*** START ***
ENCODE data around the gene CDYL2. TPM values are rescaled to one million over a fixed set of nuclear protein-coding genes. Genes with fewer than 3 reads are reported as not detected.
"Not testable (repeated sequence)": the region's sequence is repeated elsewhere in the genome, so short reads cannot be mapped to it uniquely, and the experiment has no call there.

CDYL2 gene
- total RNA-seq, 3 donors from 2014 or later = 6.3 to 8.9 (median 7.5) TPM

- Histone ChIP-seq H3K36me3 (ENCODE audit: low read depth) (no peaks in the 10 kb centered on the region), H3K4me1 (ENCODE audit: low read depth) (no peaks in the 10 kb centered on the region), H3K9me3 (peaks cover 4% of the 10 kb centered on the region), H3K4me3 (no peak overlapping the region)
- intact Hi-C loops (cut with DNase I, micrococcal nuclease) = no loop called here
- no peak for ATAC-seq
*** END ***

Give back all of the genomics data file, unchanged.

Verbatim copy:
ENCODE data around the gene CDYL2. TPM values are rescaled to one million over a fixed set of nuclear protein-coding genes. Genes with fewer than 3 reads are reported as not detected.
"Not testable (repeated sequence)": the region's sequence is repeated elsewhere in the genome, so short reads cannot be mapped to it uniquely, and the experiment has no call there.

CDYL2 gene
- total RNA-seq, 3 donors from 2014 or later = 6.3 to 8.9 (median 7.5) TPM

- Histone ChIP-seq H3K36me3 (ENCODE audit: low read depth) (no peaks in the 10 kb centered on the region), H3K4me1 (ENCODE audit: low read depth) (no peaks in the 10 kb centered on the region), H3K9me3 (peaks cover 4% of the 10 kb centered on the region), H3K4me3 (no peak overlapping the region)
- intact Hi-C loops (cut with DNase I, micrococcal nuclease) = no loop called here
- no peak for ATAC-seq